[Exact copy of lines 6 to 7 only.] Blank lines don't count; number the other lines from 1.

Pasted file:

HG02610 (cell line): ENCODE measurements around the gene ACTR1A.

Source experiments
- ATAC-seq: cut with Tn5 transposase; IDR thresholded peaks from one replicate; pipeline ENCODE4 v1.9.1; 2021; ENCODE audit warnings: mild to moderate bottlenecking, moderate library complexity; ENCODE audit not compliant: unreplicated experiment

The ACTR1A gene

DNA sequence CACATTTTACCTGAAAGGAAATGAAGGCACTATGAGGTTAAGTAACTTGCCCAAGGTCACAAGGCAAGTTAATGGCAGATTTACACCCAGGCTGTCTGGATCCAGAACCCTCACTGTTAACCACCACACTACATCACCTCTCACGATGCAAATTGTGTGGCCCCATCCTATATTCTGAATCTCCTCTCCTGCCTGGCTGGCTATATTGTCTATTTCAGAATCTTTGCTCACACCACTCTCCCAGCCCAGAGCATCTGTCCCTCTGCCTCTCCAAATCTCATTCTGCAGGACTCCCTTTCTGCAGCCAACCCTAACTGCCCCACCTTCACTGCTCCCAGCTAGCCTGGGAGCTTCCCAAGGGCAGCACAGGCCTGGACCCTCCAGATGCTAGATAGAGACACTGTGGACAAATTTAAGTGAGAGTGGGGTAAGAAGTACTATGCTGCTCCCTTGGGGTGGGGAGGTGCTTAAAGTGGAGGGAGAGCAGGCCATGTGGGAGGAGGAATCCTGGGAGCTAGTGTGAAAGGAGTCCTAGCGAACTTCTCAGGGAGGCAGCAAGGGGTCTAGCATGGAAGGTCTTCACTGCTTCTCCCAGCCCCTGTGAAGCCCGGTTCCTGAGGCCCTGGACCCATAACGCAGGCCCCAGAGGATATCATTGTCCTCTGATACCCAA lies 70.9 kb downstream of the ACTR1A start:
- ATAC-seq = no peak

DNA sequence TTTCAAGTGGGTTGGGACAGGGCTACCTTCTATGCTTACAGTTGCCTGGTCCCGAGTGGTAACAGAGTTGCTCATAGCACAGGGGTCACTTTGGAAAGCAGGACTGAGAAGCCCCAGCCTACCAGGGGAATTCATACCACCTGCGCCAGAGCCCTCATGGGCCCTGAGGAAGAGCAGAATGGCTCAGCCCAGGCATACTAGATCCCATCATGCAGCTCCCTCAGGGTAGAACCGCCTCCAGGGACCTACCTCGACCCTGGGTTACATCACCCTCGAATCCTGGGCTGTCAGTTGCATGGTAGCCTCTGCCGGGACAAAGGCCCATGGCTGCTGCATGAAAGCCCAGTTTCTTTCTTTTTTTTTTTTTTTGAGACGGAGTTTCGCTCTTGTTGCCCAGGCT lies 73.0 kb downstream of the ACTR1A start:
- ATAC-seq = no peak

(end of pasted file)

- ATAC-seq = no peak

DNA sequence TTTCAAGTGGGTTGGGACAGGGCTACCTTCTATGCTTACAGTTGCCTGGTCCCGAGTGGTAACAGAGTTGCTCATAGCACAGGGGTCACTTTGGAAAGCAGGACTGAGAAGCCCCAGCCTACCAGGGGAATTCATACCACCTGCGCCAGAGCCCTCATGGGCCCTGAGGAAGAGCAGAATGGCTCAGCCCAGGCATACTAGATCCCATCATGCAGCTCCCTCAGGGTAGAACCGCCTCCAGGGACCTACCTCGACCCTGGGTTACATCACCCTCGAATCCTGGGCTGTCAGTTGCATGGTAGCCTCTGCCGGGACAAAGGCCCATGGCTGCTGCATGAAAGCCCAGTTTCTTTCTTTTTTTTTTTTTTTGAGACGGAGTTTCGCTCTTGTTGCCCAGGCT lies 73.0 kb downstream of the ACTR1A start: